"The Garden that doesn't exist". Dani Karavan exhibition - opening October 31st at MEIS
"Excuse me, could you tell us where the Finzi-Contini garden is?". This is perhaps the question most frequently asked by tourists wandering around Ferrara. And it is always regrettable to answer that such a fascinating and enigmatic place, so lively in the novel by Giorgio Bassani and in the Oscar-winning film by Vittorio De Sica does not really exist. Nor were real the voices, tennis games, bike rides, rare trees and flowers, impossible loves and lives interrupted by the racial laws.
A casual meeting with a group of tourists, in fact, inspired the world-famous artist Dani Karavan to give the consistency to a garden living only in literary and film fiction. His project is at the center of the exhibition "The Garden that doesn't exist" opening at the National Museum of Italian Judaism and the Shoah - MEIS in Via Piangipane 81, in Ferrara, on October 31st.
"I first came to Ferrara in 1956 to see the frescoes by Francesco del Cossa and Cosmé Tura - says Karavan - and I fell in love with the city. I have been back many times and in the '80s I met Paolo Ravenna with whom there has been an immediate friendship. Thanks to him I discovered Jewish Ferrara and Giorgio Bassani. The idea of "The Garden that doesn't exist" came when I saw a group of Americans looking for the Finzi-Contini garden behind a wall in Corso Ercole I d'Este, without finding anything. I asked Paolo and he told me that the garden was the result of the writer's imagination".
"Why, then, not to create just in that wall an entrance into the void, into the garden that is not there? A suggestion, gradually clarified, outlined, populated with objects in my mind. So the railway has the dual function of physically accessing that place, now no longer just mental, and to remind the tragic fate of the many Italian Jewish families who by train where deported by the Nazis to Auschwitz and other concentration camps. There will be a bicycle", a reference to Bassani and his friends - explains Karavan - going around Ferrara on their bikes, just like his alter ego Giorgio and the other boys and girls in the book. A ladder alludes to Giorgio's desire to climb beyond the wall of the Finzi-Contini property to meet with Micol, the young and elegant woman he had fallen in love with when he was still a child. Facing it, a glass wall will show several extracts from the pages in which Bassani describes the garden, in all the languages in which his novel has been translated.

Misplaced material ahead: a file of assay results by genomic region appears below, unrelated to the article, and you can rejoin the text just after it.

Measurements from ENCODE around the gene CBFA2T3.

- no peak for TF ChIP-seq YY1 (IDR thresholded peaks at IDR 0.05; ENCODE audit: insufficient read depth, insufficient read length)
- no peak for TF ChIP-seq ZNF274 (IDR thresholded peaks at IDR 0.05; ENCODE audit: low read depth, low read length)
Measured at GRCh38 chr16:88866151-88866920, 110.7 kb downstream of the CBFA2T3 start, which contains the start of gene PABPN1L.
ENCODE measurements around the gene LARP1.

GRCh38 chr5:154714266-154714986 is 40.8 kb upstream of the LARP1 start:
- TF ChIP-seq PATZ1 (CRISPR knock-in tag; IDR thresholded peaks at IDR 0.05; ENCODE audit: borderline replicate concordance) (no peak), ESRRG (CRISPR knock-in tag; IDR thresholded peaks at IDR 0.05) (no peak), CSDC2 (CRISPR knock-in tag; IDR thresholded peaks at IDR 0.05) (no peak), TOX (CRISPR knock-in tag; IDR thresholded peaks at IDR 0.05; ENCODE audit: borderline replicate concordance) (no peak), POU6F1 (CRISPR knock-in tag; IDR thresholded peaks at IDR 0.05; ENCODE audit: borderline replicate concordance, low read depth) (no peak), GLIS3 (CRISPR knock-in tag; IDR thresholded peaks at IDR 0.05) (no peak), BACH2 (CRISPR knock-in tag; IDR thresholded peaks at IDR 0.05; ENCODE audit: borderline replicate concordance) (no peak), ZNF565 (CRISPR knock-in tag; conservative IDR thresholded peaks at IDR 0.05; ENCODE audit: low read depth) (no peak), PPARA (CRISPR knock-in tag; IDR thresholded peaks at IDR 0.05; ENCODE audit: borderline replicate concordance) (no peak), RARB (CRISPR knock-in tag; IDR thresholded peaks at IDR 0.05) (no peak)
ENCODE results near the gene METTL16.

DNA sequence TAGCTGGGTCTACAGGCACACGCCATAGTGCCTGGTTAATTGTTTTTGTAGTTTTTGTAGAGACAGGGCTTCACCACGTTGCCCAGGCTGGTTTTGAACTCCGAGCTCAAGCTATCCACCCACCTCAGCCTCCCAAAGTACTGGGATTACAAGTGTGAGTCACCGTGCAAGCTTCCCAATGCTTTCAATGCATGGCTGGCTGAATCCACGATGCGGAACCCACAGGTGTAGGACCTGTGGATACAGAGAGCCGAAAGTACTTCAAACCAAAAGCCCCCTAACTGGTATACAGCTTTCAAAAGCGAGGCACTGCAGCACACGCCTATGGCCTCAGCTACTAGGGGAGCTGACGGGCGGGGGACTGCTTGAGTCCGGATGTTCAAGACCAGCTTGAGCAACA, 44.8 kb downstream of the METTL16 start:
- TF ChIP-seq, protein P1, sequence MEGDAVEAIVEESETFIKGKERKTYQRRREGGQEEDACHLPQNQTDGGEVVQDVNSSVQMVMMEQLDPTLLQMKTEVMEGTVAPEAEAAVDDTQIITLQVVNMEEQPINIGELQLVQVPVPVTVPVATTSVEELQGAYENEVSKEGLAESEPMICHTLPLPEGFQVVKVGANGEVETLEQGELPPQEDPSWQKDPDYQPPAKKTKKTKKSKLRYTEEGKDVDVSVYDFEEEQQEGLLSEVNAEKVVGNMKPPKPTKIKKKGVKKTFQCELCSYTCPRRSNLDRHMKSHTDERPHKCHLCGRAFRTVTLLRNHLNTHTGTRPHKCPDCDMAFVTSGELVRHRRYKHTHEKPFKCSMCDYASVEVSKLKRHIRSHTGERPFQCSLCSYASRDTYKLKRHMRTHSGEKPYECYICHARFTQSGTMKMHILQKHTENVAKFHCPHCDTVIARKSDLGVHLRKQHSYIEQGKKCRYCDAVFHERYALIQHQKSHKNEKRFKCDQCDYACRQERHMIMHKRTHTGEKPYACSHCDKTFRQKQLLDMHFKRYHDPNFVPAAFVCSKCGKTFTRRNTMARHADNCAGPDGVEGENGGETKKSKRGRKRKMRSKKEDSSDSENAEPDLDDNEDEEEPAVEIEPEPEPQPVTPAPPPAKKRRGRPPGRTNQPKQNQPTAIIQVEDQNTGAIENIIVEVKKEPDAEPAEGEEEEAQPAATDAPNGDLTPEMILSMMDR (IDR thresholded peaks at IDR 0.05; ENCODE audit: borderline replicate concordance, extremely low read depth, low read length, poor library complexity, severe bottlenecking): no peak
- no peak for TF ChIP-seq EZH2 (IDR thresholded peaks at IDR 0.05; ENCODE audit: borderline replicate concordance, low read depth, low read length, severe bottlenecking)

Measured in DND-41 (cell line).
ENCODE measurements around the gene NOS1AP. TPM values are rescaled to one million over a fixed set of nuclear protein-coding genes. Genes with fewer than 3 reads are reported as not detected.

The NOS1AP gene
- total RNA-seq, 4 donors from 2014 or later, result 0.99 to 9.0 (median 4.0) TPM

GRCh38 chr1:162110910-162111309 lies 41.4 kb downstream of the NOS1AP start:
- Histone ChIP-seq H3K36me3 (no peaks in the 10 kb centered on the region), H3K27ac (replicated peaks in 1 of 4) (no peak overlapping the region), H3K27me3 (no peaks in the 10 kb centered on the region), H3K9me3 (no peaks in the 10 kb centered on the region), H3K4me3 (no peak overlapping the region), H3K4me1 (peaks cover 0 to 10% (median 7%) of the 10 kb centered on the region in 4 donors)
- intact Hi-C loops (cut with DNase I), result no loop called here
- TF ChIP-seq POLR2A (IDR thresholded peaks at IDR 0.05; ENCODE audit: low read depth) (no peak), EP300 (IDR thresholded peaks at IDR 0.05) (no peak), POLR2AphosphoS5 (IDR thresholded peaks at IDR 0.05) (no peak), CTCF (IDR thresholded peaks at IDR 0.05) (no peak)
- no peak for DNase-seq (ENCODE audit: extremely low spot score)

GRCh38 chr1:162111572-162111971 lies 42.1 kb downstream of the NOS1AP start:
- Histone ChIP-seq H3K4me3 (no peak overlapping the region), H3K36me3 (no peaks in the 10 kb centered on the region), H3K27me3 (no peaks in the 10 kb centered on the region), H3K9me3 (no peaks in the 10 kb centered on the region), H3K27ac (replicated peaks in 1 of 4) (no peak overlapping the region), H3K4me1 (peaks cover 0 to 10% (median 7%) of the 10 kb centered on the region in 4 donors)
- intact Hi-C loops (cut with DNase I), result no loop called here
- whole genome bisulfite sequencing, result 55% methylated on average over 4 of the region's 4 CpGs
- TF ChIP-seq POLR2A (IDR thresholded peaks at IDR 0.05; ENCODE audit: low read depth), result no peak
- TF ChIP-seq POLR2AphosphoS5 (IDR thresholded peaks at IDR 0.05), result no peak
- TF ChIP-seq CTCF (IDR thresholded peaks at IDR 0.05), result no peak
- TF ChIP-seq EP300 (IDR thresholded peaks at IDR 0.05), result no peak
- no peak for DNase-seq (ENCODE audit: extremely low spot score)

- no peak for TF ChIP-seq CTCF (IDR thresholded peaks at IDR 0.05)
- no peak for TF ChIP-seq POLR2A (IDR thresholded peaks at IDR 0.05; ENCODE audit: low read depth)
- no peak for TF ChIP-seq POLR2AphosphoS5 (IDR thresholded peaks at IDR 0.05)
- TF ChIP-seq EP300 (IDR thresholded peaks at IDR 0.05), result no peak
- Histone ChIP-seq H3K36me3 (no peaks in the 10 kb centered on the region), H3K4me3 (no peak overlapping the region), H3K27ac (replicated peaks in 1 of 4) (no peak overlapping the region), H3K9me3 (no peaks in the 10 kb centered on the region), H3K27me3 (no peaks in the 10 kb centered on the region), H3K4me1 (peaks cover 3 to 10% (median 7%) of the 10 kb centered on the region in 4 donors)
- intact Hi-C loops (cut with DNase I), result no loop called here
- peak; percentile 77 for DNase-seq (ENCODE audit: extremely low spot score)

In the layout designed by Noa Karavan, alongside the model and various installation materials designed by her father Dani for Corso Ercole I d'Este, there are the original manuscript of "Il Giardino dei Finzi-Contini" (courtesy of the Municipality of Ferrara) and an itinerary through some of the more than fifty site specific works signed by the Israeli sculptor around the world: the Sinti and Roma memorial in Berlin, the walk about human rights in Nuremberg, the homage to Walter Benjamin in Portbou and the monument to the desert in the Negev.
"I am happy and honored to present "The Garden that doesn't exist" along with my other works at MEIS - concludes the eighty-eight years old Karavan - I find it very appropriate to illustrate my project here, in the building where Bassani was detained under the Fascist regime. I feel this work as an authentic need that comes from the depths of myself and I can not wait to see it in Ferrara".
The exhibition is open until February 10, 2019, from Tuesday to Sunday, from 10:00 am to 6:00 pm.
For information about the tickets, please click here.
"The Garden that doesn't exist" is sponsored by the Emilia-Romagna Region and the Municipality of Ferrara, with the support of "BASSANI 1916-2016" National Committee for the celebrations of the centenary of the birth of Giorgio Bassani, Coop Alleanza 3.0, Ferrara Arte, FER and Italia Nostra - Section of Ferrara. Thanks to the Centro Studi Bassaniani and the Fondazione Giorgio Bassani.
Bilingual catalog, in Italian and English.
Da venerdì 3 luglio il Museo Nazionale dell’Ebraismo Italiano e della Shoah riapre al pubblico la mostra permanente “Ebrei, una storia italiana”, con una tariffa speciale e in omaggio a tutti i visitatori che acquisteranno il biglietto un volume.
Da lunedì 6 a venerdì 10 luglio il MEIS ospita i campi estivi dedicati ai bambini dai 6 ai 10 anni. Cinque giorni, dalle 9 alle 17, in cui giocare insieme, scoprire i segreti del museo, far crescere nuove piantine nel Giardino delle domande e coltivare la creatività.